Look into the gearmotor companies like Dodge, SEW Eurodrive, Nord, others.

    Expect low mechanical transmission efficiencies.

    The expansive use of Variable Frequency Drives has pointed this mechanical technology towards the technological graveyard.
  7. Jun 27, 2014 #6
    A common form of variable transmission is a hydraulic pump and motor combination.

    The gearing is altered by varying the pump displacement per revolution.
    Vane and axial piston pumps are typical variable displacement pumps.
  8. May 2, 2015 #7
    Thiru - interesting question. The answer is "yes" and "no". The search for an "infinitely variable gear" is a very old one - Da Vinci being one of the first to have a try (and not a very good try). It is something I have been working on for the last fifty years or so. I think you could say generally that it can't done but it depends how you define just what "infinitely variable gear" means. Brigham Young University has done a lot of work in this field (maybe the only uni to do so seriously). They have done very useful work in defining just exactly what the aims and meaning of "variable gear" are. But - notably, despite a huge amount of work, they found no solutions. If you Google "brigham young pecvt" you will find plenty of their stuff.
    I have seen it written that a continuously variable ratio gear is not possible because that would imply an "analog" device where gear or chain systems etc. are "digital" by their very nature.
    The patent USPTO 4831889 that you quote just doesn't work - the basic principal is not valid - the gear ratio would be the same anywhere along the cone.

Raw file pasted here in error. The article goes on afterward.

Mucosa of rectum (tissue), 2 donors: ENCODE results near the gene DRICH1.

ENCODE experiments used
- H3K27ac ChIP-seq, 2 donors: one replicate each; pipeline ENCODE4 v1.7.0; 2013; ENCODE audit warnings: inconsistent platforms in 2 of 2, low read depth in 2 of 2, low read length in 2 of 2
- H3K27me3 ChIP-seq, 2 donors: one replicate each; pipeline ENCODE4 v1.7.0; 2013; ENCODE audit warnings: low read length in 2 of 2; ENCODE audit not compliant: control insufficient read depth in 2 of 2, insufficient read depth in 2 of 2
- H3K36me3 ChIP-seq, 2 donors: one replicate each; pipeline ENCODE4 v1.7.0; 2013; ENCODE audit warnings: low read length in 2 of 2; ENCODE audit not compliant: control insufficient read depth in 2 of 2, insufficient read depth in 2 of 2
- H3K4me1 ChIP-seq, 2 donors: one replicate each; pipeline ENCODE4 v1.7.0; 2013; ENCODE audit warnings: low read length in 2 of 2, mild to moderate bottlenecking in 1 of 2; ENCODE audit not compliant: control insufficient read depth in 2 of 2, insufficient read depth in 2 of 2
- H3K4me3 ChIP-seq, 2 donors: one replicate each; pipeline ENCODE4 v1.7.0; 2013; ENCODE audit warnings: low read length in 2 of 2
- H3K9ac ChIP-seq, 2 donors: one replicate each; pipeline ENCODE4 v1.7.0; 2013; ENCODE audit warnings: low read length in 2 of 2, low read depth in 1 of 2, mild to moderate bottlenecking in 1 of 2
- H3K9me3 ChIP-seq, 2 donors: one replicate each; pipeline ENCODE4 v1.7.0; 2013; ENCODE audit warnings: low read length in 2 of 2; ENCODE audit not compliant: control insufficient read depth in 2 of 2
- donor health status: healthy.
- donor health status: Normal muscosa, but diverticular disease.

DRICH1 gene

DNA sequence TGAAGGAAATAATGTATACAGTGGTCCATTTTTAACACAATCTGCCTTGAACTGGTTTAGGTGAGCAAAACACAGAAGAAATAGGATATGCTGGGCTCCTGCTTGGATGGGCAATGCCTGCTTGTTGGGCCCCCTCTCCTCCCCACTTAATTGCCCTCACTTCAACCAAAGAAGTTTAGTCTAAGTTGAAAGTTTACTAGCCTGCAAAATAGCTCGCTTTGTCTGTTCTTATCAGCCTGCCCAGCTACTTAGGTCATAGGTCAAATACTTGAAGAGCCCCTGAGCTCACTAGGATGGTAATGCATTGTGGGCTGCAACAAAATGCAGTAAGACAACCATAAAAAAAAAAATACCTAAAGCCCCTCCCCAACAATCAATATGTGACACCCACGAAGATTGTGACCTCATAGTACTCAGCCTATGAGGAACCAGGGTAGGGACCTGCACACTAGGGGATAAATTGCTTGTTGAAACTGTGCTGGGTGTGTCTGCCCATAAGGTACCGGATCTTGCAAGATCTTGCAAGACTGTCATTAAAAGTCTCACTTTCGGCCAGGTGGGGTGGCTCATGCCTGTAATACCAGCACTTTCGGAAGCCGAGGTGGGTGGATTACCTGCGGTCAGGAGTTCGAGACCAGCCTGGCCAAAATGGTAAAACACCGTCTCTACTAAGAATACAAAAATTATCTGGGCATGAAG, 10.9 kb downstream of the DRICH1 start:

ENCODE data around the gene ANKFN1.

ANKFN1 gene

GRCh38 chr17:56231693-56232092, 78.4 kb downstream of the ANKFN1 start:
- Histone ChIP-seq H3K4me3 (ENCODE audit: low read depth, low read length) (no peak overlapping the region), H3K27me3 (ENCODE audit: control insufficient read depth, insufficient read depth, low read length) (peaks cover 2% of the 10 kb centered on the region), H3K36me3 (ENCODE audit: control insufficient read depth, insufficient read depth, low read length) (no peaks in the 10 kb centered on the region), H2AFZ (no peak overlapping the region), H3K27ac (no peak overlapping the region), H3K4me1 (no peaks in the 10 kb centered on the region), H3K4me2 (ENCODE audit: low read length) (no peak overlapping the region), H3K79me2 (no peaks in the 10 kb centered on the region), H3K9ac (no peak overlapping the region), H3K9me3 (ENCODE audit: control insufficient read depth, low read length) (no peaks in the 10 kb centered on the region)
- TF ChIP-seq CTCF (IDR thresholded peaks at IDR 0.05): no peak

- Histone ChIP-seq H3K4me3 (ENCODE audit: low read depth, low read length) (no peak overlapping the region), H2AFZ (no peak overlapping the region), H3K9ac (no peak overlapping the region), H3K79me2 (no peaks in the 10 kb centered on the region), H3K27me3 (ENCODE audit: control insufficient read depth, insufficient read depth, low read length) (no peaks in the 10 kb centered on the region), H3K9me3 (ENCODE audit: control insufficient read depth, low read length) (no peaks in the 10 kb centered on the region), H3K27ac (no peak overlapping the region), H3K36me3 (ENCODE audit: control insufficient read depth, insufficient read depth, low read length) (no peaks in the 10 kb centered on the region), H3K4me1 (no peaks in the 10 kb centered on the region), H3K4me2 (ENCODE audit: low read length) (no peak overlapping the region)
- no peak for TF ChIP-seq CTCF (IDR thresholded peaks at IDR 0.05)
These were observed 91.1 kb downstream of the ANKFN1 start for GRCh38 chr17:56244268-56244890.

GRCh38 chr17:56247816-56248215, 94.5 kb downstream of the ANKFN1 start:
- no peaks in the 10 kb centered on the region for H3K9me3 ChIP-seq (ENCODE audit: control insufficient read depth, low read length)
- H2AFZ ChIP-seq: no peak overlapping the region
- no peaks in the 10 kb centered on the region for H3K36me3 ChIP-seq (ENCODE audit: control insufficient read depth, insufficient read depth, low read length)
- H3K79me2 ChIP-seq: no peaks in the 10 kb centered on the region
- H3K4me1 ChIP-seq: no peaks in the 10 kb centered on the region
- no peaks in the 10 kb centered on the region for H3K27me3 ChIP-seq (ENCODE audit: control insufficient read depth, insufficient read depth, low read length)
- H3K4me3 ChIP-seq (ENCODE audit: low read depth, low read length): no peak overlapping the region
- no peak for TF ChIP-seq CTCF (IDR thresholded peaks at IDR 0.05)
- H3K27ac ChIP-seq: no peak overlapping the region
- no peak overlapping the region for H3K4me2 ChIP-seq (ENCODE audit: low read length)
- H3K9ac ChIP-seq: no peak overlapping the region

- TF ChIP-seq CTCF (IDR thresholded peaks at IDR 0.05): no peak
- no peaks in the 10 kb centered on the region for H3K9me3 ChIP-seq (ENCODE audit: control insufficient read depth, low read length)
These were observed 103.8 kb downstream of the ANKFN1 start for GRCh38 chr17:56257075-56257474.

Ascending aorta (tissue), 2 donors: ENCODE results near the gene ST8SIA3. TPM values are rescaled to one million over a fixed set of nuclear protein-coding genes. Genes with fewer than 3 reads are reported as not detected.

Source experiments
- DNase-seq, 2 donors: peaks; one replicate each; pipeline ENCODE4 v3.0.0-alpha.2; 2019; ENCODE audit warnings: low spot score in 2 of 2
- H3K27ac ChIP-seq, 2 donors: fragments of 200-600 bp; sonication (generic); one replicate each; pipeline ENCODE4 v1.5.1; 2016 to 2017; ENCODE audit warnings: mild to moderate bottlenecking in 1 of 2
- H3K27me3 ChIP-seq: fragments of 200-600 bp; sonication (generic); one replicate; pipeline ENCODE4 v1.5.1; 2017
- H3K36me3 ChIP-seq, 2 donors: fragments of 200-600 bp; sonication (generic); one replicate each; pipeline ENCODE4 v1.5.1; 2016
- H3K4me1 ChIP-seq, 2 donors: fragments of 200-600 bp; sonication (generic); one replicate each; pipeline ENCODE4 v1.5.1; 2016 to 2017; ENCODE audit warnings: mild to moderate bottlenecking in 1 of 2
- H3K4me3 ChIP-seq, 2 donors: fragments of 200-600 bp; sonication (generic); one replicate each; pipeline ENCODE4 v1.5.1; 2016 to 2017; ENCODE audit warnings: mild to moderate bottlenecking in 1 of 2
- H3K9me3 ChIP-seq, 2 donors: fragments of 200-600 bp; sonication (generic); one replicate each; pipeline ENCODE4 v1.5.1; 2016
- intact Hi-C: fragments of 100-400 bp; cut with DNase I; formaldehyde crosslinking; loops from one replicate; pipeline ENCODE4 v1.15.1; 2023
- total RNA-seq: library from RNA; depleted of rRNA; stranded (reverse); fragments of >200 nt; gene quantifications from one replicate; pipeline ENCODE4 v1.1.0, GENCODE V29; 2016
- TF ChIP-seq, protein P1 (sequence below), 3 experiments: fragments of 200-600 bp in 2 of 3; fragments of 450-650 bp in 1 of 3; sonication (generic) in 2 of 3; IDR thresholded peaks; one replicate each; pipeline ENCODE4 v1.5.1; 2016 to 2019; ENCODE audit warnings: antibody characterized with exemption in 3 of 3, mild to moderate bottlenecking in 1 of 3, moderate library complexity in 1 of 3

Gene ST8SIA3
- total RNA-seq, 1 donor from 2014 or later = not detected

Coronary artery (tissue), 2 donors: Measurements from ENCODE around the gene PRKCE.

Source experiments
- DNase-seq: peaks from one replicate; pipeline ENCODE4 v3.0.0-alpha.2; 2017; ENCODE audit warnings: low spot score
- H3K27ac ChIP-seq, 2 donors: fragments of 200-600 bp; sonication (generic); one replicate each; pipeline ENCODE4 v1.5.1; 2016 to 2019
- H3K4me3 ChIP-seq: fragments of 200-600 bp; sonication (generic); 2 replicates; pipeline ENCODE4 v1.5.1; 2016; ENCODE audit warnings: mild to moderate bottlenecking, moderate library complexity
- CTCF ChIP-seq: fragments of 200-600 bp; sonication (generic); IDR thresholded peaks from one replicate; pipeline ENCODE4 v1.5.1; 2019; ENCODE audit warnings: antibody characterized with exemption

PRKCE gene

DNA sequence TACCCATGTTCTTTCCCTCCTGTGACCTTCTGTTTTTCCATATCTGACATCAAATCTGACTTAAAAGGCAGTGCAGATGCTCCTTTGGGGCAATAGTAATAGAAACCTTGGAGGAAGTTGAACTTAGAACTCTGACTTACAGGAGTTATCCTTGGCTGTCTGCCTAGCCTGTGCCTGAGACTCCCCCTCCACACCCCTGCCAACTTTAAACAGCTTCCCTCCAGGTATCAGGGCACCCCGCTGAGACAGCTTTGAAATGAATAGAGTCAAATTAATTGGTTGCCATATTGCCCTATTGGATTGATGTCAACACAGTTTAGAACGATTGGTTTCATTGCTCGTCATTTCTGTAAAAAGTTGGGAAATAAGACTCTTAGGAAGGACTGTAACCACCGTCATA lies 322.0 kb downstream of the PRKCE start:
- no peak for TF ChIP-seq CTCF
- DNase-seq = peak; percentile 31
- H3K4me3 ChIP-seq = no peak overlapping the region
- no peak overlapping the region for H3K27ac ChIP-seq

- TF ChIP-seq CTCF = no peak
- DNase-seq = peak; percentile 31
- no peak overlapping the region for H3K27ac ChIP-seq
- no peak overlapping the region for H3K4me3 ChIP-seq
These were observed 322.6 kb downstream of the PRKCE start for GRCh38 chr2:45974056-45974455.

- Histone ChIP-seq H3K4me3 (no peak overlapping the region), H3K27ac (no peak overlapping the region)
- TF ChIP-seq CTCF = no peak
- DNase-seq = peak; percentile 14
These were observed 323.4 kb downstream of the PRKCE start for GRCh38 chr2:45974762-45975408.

However just to confuse matters slightly I think the variable gear puzzle can be solved - I think I have done it in a slightly "tricky" and "unfair" (and impractical) manner but nevertheless it does satisfy the general "PECVT", all teeth and gears, rigid connection between input and output and vice versa etc. etc.
    Also of interest is the website of VMT Moongears - who claim they have a workable system - but almost certainly don't.
  9. Jan 27, 2017 #8
    If one wants a variable worm drive, you could design a micro CVT (transmission) whose output shaft is connected TO / BEFORE the input shaft of the worm drive. That way, you can vary the input revolutions on the worm drive itself, rather than having to make the worm gear somehow be 'variable', which, in this reality, it cannot be. Input power from the drive motor would also remain constant in this configuration, rather than slowing it down to achieve worm gear slowdown/speedup, which also lowers the drive motor torque input. So, the total objects involved would be:

    a) motor : (or input device of some sort) providing turning force in designated RPM range

    b) CVT transmission : (connected via software or analog input to get load sensing downstream of high pressure line)
    which would allow smooth, infinite variations based on load sensing (demand for speed/vs power)

    c) Worm Drive : (super powerful, since they're literally a 1 : 1 reduction of parent gear revs to child gear teeth)